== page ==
Some things in life are inevitable: death, taxes, and $60 video games. But why do new video games cost $60 — a price that has remained fixed for over a decade — when pretty much everything else has gotten increasingly more expensive? What was the first $60 video game, and what did it do to set the precedent that all new games now follow?
If one were to ask game developers these questions, they'd probably explain why video games cost so much to make. Today, a $60 price tag is rarely enough to allow game devs to recoup costs, which explains why even total flops feature additional DLC packs for sale. Not every game can be like Tetris, which was made for free, and the people who create your favorite titles need to be paid.
Even so, this sort of stagnant pricing doesn't appear anywhere else in the entertainment industry. Movie ticket costs vary by theater, time, and location. Books can have radically different prices, as can seasons of TV shows. The fixed $60 price point for new games is an anomaly, and it's bad for basically all parties.
Games are unique in that they're pretty much the only form of entertainment that becomes uniformly valueless over time. Whereas a classic film or record can continue to sell copies indefinitely, the public is far less inclined to play older, graphically unimpressive games, let alone pay full price for them. These days, pretty much any game released before 2001 has a hard price limit of $5, if you can't find a free version online. Even when one looks at 360/PS3/Wii games from the late 2000s, a $20 game from that era is shockingly pricey.
On top of that, the popularity of "big sale events" has pushed publishers and retailers to slash the prices on games almost immediately after their release. Wolfenstein II: The New Colossus was released on October 27, 2017 (and was generally well received), but less than a month later consumers could pick it up for $25-$30 on Black Friday. To make matters worse, both Microsoft and Sony offer subscription services that give away multiple games every month. Once a game has been given out as a freebie, its value is basically gone.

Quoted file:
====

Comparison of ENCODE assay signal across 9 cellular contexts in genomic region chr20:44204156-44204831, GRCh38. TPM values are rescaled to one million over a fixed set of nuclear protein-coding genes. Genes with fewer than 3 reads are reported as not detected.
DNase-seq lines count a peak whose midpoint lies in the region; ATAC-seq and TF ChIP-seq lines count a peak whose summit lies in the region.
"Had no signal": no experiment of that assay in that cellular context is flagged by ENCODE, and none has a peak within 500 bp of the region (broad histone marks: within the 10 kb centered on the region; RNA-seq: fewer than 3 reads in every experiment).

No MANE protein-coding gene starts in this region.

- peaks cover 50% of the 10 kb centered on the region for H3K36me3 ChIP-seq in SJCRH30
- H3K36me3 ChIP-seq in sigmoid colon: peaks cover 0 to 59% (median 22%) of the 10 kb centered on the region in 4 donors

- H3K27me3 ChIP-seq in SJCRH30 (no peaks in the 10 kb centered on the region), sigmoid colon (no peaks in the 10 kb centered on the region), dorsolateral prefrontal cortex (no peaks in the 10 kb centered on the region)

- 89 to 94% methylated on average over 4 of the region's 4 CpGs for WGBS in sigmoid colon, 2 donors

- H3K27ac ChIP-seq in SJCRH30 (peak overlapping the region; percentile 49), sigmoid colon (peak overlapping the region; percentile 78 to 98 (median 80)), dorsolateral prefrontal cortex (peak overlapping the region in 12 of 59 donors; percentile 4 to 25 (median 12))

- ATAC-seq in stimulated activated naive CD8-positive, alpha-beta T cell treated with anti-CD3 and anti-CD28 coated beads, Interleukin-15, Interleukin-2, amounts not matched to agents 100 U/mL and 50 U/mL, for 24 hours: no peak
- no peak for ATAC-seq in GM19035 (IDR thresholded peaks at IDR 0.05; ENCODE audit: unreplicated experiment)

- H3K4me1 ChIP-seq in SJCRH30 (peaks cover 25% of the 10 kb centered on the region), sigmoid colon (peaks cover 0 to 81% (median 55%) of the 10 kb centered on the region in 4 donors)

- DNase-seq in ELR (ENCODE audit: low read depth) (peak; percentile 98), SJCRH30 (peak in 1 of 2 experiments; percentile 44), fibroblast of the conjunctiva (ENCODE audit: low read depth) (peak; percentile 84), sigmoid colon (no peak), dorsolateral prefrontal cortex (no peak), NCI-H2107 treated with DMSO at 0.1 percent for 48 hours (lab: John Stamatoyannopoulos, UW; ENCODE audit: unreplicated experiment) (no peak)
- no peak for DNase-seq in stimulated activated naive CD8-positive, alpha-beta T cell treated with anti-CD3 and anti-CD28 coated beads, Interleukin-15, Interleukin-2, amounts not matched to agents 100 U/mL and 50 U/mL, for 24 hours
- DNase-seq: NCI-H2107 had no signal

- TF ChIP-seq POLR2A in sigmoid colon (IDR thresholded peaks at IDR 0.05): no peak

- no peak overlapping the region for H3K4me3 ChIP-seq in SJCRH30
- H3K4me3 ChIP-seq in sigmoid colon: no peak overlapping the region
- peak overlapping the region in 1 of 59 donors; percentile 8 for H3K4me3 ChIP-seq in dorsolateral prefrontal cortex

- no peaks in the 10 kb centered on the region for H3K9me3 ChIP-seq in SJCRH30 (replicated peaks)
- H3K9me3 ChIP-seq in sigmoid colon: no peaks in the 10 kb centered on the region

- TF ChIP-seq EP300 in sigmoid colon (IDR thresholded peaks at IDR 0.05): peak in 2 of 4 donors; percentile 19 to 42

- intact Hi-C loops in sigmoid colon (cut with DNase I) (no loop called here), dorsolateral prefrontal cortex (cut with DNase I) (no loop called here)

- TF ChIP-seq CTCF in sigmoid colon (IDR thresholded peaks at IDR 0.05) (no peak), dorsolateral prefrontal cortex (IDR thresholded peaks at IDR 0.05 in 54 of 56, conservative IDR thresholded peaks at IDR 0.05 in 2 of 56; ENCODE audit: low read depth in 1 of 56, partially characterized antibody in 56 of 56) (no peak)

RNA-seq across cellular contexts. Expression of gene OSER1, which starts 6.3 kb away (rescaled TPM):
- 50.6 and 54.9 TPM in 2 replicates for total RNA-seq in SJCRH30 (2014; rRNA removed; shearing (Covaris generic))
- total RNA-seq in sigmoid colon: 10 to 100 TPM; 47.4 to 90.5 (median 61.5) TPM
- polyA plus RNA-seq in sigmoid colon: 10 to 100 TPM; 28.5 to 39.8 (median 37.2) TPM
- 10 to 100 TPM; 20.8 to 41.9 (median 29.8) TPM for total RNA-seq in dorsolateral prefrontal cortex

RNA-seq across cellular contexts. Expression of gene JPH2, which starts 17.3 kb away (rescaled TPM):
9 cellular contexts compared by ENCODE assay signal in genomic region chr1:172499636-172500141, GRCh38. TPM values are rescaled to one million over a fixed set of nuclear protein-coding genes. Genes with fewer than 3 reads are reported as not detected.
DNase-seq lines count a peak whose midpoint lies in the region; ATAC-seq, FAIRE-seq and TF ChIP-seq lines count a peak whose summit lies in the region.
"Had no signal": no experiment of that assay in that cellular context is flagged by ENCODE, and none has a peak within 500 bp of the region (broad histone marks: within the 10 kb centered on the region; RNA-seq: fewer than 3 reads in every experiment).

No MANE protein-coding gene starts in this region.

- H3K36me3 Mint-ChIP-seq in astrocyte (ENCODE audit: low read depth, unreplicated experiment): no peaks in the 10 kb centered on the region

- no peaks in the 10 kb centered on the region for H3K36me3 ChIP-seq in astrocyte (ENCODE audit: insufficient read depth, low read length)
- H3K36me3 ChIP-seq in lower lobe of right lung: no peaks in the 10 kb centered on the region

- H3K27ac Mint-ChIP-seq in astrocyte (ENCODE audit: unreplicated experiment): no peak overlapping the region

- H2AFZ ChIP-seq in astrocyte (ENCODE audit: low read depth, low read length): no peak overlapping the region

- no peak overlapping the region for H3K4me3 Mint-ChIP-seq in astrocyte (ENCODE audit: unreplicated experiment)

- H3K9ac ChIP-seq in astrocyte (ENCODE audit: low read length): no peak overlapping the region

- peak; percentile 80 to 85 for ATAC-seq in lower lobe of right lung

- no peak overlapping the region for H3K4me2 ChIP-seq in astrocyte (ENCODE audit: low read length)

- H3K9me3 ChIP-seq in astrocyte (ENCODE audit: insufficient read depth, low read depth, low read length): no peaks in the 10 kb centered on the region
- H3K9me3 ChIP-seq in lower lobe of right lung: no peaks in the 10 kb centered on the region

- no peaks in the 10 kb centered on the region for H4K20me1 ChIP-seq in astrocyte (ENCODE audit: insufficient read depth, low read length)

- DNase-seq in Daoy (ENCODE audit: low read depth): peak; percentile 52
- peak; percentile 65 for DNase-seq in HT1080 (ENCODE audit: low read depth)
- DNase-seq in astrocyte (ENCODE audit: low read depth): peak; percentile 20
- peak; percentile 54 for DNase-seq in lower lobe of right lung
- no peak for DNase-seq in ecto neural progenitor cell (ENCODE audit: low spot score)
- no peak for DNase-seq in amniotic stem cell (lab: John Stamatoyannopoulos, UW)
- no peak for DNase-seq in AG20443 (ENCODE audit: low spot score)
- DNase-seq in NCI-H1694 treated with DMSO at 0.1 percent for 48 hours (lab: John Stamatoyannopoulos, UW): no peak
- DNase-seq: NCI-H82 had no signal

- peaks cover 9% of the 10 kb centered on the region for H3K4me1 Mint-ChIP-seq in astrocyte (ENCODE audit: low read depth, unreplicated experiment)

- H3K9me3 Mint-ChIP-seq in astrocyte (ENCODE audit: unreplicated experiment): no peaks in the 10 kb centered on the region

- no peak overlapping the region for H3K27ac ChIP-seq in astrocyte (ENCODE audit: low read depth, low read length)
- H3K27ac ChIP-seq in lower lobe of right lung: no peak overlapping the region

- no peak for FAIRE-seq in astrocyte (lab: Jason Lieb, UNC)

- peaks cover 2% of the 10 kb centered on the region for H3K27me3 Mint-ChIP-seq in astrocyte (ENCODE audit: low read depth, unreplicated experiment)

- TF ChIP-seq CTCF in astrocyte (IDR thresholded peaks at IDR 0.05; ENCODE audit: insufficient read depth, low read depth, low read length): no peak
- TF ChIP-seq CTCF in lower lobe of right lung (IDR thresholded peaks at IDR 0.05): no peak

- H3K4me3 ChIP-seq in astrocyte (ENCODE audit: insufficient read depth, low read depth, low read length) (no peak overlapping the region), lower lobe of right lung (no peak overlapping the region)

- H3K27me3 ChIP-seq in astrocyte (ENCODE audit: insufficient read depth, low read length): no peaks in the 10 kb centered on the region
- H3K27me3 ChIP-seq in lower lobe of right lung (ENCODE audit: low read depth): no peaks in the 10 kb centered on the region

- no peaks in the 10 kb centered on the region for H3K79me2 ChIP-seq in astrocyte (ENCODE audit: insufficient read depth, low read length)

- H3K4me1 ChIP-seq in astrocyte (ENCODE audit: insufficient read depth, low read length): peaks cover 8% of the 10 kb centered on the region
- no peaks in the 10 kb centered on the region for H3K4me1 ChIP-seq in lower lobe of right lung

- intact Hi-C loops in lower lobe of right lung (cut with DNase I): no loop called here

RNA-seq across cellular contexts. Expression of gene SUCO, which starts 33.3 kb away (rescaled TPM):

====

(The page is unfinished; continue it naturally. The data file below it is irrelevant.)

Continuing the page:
Publishers need games to start at a $60 price point so that they can make as much money as possible when their game is first released. They're well aware that most people will pick up the product of their hard work for half the price within a year of its release, so they want to squeeze all the money they can from day-one adopters.
One of the main reasons why publishers keep video game prices locked at $60 is that they're spending a ton of money making their games. While the price point has remained fixed for over a decade, the cost of making blockbuster games has increased every year, and today, it can cost publishers hundreds of millions of dollars to make a single AAA game.
Take Call of Duty, for example. Call of Duty: Modern Warfare 2 cost something like $200 million. That means a game would have to sell over seven million copies just to break even. Fortunately for Activision, that particular game sold probably sold over 28 million copies, so they came out on top. However, most single-player focused games never make money, even though they require increasingly more assets such as voice actors and script writers.
Price fixing occurs when several companies in a specific market come together to artificially set a price for a product that has nothing to do with demand. If there's no other option, people will likely be forced to pay whatever price the fat cats decide on. This type of practice goes against the spirit of capitalism, as it only serves to hurt the consumer.
When it comes to video games, the $60 price point is a little more complicated. According to the Supreme Court, publishers are allowed to suggest minimum and maximum prices for their products, as long as retailers don't agree to all sell the product at the same rate. If retailers coincidentally all offer a game at the same price (based on what the publisher has demanded), then it's fine. If publishers say $60, all retailers can independently agree.
While this is basically the same thing as price fixing, it's not technically breaking the law.
While publishers can only ever suggest prices for new titles, that doesn't mean that they can't strong-arm retailers into heeding their advice. If a store routinely sells games for less than their suggested $60 value, publishers have been known to stall their shipments of new games.
In today's globalized world, it's hard to keep a good deal under wraps, and once a game begins selling at a lower price point, its value is forever tarnished. Retailers really don't have a choice in the matter, as publishers hold pretty much all the power.